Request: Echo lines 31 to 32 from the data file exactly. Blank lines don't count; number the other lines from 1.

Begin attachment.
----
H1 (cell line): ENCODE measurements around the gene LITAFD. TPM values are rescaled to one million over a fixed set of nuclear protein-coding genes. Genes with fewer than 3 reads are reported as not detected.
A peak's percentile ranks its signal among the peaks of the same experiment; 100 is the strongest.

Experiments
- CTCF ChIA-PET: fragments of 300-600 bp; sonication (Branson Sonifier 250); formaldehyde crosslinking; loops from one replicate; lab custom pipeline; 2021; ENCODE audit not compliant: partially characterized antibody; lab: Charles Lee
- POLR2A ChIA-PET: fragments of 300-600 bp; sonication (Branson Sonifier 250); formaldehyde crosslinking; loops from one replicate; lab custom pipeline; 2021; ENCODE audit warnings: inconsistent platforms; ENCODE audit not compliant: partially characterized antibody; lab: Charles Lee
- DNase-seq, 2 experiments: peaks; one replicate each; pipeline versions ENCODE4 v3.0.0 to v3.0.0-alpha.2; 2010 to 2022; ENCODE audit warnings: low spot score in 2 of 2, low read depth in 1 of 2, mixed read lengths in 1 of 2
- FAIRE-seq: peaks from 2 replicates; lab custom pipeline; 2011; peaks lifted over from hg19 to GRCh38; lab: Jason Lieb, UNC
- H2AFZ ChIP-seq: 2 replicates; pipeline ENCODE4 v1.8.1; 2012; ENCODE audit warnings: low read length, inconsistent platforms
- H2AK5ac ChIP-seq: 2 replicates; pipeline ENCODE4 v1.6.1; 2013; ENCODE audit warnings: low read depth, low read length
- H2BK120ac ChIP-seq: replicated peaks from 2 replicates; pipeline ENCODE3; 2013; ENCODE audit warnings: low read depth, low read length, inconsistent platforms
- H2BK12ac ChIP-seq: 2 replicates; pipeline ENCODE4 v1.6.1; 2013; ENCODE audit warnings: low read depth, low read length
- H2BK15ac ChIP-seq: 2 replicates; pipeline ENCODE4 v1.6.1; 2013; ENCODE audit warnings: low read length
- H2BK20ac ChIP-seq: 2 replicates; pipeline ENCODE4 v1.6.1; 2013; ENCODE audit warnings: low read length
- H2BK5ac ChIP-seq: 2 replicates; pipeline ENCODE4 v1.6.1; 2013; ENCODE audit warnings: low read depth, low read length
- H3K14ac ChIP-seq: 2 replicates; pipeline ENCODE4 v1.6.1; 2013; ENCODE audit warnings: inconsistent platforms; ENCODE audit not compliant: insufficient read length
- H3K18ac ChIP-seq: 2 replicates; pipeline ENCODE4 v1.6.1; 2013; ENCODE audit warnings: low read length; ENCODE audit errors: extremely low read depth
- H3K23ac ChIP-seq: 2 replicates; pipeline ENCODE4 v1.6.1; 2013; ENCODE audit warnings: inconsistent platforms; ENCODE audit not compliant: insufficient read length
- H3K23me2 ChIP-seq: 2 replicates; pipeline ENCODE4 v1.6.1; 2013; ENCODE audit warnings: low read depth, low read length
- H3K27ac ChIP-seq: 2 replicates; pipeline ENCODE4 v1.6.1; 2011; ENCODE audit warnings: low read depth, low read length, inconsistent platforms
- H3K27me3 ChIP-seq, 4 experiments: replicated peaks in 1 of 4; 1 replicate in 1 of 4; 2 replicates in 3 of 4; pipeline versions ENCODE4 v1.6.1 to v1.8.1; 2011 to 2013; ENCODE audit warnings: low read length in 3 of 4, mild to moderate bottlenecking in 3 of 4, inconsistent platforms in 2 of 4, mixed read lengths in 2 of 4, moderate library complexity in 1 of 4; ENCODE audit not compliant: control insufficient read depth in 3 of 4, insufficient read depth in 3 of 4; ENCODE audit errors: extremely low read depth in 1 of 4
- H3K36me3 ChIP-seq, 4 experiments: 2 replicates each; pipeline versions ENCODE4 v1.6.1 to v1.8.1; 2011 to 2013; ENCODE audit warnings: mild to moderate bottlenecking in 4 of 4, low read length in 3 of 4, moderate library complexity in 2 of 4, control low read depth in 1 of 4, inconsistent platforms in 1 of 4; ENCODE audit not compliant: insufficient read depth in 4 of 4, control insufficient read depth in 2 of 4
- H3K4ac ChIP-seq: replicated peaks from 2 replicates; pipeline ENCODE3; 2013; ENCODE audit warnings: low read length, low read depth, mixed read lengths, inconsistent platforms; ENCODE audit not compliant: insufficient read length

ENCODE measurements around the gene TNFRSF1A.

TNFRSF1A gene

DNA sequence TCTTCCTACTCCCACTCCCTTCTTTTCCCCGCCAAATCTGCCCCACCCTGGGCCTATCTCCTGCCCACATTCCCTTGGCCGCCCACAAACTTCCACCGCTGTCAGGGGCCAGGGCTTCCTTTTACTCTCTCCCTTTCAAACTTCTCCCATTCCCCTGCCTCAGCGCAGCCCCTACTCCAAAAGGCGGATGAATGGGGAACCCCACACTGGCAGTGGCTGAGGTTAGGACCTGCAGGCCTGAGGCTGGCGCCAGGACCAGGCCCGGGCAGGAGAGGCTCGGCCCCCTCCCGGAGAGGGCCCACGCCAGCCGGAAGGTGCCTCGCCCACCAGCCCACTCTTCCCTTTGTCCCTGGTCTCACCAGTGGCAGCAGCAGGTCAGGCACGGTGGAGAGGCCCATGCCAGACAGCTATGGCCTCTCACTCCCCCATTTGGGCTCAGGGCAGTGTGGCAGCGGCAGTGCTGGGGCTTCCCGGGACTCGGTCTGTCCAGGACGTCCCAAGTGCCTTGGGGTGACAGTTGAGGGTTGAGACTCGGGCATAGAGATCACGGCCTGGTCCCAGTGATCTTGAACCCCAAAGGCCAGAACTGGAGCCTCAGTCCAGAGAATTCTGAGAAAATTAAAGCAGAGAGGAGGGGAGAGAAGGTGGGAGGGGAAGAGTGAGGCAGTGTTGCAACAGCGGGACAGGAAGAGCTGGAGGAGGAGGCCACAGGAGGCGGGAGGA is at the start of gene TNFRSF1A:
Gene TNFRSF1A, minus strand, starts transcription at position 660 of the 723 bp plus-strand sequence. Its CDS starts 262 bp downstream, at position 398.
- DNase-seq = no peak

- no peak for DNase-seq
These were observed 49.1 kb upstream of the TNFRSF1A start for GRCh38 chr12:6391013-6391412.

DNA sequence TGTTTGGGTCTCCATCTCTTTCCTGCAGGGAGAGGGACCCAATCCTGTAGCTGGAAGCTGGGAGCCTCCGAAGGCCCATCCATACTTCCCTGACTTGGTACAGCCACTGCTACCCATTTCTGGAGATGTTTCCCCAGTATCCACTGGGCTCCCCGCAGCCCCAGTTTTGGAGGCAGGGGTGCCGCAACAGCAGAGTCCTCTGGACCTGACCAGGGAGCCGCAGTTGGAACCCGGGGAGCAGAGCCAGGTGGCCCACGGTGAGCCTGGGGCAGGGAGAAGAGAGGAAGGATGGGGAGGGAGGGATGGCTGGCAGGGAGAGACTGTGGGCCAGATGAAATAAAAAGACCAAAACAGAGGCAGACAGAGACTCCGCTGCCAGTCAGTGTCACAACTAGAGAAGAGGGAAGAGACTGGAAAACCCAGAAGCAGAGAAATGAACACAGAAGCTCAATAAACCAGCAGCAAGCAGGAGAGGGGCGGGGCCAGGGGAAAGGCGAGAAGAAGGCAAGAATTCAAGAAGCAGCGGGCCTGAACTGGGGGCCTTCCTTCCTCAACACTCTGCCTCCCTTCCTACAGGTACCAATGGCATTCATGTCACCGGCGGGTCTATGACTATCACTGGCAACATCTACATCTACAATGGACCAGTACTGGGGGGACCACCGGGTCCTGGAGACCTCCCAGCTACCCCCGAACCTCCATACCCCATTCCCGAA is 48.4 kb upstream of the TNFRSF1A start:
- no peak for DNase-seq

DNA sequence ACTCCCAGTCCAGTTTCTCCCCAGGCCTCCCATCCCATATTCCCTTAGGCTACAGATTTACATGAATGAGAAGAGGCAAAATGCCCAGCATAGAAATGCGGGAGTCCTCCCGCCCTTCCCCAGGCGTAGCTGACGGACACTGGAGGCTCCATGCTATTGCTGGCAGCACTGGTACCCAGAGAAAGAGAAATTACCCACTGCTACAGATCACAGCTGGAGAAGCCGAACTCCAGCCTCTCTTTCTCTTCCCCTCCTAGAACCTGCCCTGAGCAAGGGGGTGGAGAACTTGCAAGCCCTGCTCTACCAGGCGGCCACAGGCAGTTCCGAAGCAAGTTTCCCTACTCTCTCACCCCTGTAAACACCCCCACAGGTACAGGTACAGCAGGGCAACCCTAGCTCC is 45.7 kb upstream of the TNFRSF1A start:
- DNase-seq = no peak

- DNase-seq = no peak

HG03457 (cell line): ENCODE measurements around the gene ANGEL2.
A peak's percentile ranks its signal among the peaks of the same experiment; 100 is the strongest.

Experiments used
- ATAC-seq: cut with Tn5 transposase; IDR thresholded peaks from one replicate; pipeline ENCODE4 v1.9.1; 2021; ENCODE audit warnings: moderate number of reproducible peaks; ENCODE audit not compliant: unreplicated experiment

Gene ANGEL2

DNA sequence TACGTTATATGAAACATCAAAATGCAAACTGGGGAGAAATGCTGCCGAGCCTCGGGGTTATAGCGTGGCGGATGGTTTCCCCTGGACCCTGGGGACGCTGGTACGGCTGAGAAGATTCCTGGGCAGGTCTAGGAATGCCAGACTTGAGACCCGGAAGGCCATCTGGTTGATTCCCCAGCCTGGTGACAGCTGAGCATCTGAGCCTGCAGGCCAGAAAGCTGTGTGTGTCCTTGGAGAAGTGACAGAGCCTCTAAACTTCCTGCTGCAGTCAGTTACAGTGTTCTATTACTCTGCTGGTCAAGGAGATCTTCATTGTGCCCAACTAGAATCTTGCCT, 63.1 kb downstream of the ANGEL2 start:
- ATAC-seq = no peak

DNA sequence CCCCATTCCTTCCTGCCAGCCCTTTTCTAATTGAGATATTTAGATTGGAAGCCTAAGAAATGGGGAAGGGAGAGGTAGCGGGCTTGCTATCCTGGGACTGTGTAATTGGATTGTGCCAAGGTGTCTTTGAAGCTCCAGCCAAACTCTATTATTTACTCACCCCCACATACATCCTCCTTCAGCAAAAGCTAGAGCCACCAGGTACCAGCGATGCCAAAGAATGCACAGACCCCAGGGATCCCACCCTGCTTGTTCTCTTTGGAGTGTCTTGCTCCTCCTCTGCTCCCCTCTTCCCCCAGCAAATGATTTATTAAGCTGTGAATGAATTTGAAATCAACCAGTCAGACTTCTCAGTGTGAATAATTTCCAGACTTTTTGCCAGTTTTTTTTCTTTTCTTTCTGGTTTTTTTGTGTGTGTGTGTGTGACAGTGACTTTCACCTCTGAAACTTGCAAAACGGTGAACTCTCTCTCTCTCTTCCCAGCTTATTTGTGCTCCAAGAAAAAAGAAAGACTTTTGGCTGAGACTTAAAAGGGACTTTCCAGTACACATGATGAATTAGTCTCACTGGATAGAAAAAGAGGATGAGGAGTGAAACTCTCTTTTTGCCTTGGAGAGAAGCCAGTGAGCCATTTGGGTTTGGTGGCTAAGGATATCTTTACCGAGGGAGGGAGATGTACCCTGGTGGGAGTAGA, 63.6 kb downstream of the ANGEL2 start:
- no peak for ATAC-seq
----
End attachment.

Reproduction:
- no peak for DNase-seq

DNA sequence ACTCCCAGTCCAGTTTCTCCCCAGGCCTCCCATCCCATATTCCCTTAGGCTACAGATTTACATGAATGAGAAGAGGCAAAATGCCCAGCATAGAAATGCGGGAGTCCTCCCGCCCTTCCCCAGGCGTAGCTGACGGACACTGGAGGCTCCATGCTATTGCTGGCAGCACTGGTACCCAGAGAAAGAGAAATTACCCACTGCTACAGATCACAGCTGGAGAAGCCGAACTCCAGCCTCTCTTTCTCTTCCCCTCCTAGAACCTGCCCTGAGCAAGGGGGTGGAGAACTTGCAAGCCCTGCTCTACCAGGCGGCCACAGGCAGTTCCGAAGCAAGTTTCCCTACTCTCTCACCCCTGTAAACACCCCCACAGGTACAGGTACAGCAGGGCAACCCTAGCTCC is 45.7 kb upstream of the TNFRSF1A start: